A former Walmart executive filed a lawsuit which claims that he was fired after alerting management to issues that inflated the company’s e-commerce sales figures, Bloomberg reports.
If the allegations — which Walmart denies — hold water, that would mean Walmart cut corners in the rush to gain ground in digital commerce against its rival, Amazon.
Walmart is under pressure to grow e-commerce sales. The retailer’s digital sales growth has been dropping since it peaked following the acquisition of Jet.com in late 2016, which more than doubled year-over-year (YoY) digital sales growth to 63% in the quarter ending April 2017, up from 29% growth in the prior quarter. Now, in Walmart’s latest earnings for the quarter ending January 2018, its e-commerce sales growth has once again slowed to only 23% YoY.
The whistleblower alleges that Walmart uses questionable practices to sustain its digital growth.
- The company’s online catalog size is allegedly inflated. The suit claims that the size of Walmart’s large online catalog, which the company boasts about as a differentiator, owes some of its scale to underhanded practices, Recode reports. For example, items that aren’t actually available for purchase are listed due to lax controls, and many items originate from low-rated sellers hawking inappropriate or offensive goods.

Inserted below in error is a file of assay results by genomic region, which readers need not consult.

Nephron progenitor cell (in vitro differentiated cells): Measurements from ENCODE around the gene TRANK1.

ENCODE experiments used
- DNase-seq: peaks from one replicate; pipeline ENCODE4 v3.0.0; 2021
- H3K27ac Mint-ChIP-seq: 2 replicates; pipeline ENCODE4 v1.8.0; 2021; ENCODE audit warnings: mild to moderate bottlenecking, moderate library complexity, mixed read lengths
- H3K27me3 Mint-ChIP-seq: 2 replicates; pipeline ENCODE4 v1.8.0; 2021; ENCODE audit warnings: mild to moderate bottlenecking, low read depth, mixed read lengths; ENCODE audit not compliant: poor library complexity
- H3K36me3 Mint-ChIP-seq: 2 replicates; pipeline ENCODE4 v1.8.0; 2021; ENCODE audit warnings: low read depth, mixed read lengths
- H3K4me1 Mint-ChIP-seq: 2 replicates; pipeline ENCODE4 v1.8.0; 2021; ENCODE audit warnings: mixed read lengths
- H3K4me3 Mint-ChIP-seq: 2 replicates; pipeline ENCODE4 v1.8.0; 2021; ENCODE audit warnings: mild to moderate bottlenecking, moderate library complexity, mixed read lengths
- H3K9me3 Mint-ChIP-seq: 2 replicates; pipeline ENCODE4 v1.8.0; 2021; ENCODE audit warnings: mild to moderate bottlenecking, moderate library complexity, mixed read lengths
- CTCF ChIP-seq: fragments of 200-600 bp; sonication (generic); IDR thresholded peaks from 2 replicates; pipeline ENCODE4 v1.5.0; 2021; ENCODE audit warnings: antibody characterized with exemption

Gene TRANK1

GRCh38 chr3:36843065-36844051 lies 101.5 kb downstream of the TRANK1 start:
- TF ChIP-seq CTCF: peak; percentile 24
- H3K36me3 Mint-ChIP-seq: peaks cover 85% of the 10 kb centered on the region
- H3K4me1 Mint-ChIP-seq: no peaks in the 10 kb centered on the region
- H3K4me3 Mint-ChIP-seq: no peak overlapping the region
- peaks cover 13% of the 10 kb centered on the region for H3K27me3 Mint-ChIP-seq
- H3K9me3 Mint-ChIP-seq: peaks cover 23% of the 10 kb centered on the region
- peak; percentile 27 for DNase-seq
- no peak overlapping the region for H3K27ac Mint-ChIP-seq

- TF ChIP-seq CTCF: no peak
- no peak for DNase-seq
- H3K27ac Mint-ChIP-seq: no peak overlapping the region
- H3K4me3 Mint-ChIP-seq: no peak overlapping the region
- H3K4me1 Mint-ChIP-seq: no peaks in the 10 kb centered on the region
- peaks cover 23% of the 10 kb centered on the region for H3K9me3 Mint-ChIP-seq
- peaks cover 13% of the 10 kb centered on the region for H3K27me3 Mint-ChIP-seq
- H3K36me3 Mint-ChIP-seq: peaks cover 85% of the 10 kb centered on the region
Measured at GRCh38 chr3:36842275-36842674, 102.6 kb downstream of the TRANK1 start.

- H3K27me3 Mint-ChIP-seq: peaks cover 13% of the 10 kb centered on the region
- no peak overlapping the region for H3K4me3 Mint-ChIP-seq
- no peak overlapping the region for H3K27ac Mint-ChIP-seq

- Sellers are allegedly frequently overcharged. The whistleblower claims that items for sale on Walmart’s online marketplace are often incorrectly categorized, which results in Walmart receiving higher commission.
- Millions in returns are allegedly unprocessed. The lawsuit also claims that Walmart did not process $7 million in returned items bought online.
The lawsuit will be an unwelcome distraction from growing online sales. Walmart’s efforts to catch up to Amazon will be complicated by the increased scrutiny into its online sales figures that’s likely to result from this lawsuit, whether or not the allegations are true. The company will likely need to closely review its internal controls to ensure that its product catalog, seller pricing, and returns processes are above reproach. As Walmart seeks to grow quickly online — the company is expanding its online grocery delivery from six to 100 markets by the end of 2018, for example — this lawsuit is likely to make the company’s task more difficult.
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